It was really hard. My first week, I was cried every day … Suddenly I was in a model apartment with girls that I never saw before. I had castings, I didn’t know what to do, I didn’t know how to dress, and I wanted to go home. I wanted to give up in the first week. I cried, “I want to go home, I don’t want to come back,” and my father was like, “That’s what you want? You [don’t] want to stay?” And I was like, “No.” “You want to go back?” “No.” “So, what do you want?” I didn’t know. I wanted to be home for a day. But my father said, “Okay, it’s up to you. Do what you want, but I’m here. I’m here to help you.”
Your first magazine job was for Brazilian Vogue.
Yes, it was — it was [in] my book for a long time. You wouldn’t ever guess it was the type of job for your first job. The photographer was Gui Paganini. I like him a lot, he’s a nice photographer, and they were all really nice with me because I was just 17. I didn’t know how to shoot. We started really early and finished at 11 or midnight. But Gui had nice directions for me, like jumping and screaming in the pictures.
At this point, you’ve walked in tons of shows. Does opening or closing make you nervous?
Opening is more intense, because you’re the first one stepping on the catwalk. Everyone is waiting to see you. But it doesn’t really matter because every girl inside is pretty important. Some will be like, Oh, I’m opening the show, but you’re really doing the same stuff. When I opened in Milan for Just Cavalli, it was a really good feeling. There’s no light, and no music, then suddenly, boom, you come [on the runway].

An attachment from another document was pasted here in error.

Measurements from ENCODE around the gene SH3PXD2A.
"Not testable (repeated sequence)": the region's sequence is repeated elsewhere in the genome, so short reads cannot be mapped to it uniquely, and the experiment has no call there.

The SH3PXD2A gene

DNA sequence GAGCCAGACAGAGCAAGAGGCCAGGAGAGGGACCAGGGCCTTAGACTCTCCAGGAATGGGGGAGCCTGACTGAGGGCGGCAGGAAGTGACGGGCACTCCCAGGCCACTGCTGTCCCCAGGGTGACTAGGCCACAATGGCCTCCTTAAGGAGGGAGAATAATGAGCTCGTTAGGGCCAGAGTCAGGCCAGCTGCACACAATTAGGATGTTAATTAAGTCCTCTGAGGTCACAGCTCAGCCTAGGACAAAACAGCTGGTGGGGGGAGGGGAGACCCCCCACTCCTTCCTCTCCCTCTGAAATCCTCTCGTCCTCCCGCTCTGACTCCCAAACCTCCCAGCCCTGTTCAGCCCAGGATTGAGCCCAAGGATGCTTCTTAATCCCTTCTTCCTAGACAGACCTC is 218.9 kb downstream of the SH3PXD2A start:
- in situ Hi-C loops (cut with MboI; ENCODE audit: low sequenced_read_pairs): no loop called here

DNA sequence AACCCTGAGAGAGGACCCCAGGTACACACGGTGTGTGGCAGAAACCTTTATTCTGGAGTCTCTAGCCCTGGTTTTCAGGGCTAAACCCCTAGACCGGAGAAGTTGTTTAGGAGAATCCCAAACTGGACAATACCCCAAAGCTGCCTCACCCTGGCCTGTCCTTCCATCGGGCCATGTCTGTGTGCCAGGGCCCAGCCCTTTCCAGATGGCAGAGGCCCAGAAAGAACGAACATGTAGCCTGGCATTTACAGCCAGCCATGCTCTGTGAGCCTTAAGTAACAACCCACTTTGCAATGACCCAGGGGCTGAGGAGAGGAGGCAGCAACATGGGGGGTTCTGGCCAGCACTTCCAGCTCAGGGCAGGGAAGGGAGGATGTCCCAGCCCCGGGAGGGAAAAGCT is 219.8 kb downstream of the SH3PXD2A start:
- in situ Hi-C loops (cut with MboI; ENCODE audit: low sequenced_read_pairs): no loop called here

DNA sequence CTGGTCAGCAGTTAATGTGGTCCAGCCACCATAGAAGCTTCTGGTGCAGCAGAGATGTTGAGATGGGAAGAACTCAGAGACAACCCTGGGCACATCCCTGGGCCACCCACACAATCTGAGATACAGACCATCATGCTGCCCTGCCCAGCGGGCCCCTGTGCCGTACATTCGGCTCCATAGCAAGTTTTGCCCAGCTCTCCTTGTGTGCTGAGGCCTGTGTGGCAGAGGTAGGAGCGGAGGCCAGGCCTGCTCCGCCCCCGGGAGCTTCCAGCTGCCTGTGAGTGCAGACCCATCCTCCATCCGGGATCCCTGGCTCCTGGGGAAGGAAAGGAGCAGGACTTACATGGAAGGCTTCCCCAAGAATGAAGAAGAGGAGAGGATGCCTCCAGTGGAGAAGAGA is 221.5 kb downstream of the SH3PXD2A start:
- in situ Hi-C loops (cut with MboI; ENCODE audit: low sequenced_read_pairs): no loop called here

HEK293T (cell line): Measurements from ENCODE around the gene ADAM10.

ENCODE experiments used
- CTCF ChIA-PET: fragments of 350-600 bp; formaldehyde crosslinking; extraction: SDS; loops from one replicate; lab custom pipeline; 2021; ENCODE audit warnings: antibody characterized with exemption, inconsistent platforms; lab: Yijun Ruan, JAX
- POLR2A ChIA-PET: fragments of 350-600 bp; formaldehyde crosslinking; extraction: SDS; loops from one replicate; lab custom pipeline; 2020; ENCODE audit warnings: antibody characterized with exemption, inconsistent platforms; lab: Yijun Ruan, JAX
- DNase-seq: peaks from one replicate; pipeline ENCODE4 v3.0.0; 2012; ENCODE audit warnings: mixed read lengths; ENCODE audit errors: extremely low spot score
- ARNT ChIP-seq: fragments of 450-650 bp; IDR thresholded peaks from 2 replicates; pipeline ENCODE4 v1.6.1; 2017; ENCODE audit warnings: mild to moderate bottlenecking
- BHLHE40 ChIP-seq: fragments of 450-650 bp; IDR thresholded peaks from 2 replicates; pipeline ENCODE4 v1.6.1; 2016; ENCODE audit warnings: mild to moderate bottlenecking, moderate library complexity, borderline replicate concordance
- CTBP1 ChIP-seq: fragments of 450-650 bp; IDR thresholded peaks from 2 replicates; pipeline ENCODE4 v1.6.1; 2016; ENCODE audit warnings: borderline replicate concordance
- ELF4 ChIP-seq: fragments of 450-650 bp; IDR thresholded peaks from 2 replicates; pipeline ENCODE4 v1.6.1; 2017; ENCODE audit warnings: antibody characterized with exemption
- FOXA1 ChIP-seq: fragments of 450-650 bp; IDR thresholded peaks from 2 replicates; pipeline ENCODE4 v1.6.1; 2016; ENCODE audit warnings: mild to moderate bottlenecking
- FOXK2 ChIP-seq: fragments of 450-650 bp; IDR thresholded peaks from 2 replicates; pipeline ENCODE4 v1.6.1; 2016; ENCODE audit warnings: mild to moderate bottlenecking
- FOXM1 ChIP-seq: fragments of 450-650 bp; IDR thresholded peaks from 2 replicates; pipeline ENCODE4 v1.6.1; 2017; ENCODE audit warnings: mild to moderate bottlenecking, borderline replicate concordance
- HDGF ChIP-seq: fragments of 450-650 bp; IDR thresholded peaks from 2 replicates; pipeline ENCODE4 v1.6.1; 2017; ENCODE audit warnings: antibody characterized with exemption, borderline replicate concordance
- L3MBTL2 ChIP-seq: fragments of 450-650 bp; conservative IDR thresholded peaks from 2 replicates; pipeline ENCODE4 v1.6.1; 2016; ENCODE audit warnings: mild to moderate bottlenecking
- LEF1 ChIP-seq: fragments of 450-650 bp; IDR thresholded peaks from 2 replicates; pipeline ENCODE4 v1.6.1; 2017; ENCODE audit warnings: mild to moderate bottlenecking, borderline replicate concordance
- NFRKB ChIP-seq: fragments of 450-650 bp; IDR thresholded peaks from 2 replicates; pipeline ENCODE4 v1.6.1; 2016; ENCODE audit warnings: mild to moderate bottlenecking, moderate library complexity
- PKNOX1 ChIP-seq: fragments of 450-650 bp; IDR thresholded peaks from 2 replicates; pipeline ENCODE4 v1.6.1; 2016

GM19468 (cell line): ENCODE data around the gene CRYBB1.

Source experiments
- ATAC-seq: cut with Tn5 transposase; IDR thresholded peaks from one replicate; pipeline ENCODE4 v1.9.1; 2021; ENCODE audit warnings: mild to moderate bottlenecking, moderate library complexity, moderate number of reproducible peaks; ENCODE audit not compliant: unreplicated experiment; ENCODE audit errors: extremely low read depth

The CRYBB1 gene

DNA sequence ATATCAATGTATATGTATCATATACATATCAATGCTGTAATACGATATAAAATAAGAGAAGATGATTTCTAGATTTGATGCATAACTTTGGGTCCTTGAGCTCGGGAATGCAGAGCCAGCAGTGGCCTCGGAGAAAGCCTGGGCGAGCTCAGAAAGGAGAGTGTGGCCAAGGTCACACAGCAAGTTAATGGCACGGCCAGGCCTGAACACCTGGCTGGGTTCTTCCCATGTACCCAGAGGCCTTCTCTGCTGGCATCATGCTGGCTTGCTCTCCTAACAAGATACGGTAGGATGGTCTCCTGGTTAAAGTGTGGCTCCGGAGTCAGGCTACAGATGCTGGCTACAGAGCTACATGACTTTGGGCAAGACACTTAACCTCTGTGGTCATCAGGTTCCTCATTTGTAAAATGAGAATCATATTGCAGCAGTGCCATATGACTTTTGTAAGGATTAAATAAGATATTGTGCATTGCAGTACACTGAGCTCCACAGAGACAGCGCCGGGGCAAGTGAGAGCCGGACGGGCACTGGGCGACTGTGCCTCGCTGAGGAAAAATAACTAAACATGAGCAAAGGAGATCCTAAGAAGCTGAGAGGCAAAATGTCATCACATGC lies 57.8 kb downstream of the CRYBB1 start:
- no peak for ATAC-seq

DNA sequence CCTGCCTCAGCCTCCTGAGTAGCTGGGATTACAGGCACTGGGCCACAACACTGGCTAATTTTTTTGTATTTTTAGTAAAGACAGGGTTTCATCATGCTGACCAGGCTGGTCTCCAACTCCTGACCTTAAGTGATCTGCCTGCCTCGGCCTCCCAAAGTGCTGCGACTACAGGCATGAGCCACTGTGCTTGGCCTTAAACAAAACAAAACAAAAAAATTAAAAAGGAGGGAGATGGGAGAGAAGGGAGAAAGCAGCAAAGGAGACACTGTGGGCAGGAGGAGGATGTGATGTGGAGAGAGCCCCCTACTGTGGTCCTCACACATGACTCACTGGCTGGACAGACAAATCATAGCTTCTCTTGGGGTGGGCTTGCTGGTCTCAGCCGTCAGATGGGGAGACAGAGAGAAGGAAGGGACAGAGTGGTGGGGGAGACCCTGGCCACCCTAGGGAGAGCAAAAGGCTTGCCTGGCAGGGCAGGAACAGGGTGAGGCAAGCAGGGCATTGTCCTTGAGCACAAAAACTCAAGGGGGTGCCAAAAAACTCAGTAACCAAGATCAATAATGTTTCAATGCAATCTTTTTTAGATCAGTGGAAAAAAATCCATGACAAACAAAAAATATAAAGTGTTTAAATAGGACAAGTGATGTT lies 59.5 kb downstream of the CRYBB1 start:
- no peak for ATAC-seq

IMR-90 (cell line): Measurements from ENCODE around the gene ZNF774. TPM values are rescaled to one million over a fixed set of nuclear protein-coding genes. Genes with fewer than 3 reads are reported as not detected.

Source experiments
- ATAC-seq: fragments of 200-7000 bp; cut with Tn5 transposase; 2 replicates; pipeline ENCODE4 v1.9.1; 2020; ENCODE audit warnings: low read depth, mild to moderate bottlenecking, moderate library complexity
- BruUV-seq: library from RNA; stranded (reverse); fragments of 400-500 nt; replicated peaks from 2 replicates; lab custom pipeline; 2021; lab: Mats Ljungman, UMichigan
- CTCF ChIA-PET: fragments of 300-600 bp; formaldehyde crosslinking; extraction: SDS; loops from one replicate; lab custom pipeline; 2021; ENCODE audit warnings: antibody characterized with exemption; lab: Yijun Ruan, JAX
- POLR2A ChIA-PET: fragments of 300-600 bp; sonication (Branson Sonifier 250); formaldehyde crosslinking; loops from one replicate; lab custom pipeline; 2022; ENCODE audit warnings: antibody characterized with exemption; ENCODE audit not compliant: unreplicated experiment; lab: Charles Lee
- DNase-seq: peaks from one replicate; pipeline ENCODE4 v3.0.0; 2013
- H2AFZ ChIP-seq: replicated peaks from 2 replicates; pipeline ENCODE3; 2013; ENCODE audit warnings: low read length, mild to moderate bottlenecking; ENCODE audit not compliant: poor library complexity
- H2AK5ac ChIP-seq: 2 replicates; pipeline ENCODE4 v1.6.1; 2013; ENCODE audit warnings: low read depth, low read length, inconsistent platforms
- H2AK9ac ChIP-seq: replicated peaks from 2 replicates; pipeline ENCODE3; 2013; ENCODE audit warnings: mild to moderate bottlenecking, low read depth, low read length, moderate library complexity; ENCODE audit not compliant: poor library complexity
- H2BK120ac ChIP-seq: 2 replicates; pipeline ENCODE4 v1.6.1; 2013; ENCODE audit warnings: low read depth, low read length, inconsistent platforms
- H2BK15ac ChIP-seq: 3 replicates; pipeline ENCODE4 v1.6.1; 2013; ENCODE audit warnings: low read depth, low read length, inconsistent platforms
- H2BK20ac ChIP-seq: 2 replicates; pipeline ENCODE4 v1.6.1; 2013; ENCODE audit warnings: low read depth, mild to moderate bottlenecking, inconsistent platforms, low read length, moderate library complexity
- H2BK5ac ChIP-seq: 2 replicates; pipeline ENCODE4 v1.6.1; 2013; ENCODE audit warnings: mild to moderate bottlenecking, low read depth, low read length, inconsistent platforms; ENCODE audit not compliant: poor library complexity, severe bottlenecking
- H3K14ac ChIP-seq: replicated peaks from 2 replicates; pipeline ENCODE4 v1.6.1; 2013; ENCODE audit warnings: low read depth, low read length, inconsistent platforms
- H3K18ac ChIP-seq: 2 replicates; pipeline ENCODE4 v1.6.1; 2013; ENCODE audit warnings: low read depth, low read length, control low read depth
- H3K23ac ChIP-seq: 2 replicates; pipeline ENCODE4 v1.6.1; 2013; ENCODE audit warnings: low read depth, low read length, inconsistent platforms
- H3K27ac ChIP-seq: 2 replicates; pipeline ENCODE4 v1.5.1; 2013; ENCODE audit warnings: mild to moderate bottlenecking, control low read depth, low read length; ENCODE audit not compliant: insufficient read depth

Are there any designers in particular who you like working with?
I like Prada. I love Prada. We did a fitting, and it was at 2 a.m. because you have to wait a long time to do fittings. There are many girls, and everyone has her time. I got there at 10 p.m., and it was one day before the show. I wore a long coat and trousers. It was beautiful. But the [seamstresses] are really working hard and they really concentrate, so they don’t talk to you.
Is there ever any hair and makeup that makes you hesitant?
The [bejeweled] Chanel eyebrows [from fall 2012] — they were really hard to take off after. I mean, it wasn’t that hard, but I think two days later, I still had some glue on my face. But at Prada [fall 2012], it took four hours to do the whole thing, like two hours in hair and two hours in makeup. The hair, they had really, really straight and it had to be perfect and you couldn’t really move, and the makeup was really intense. Even the eyebrows — they were bleached, and after, colored orange.
Did they dye them back after?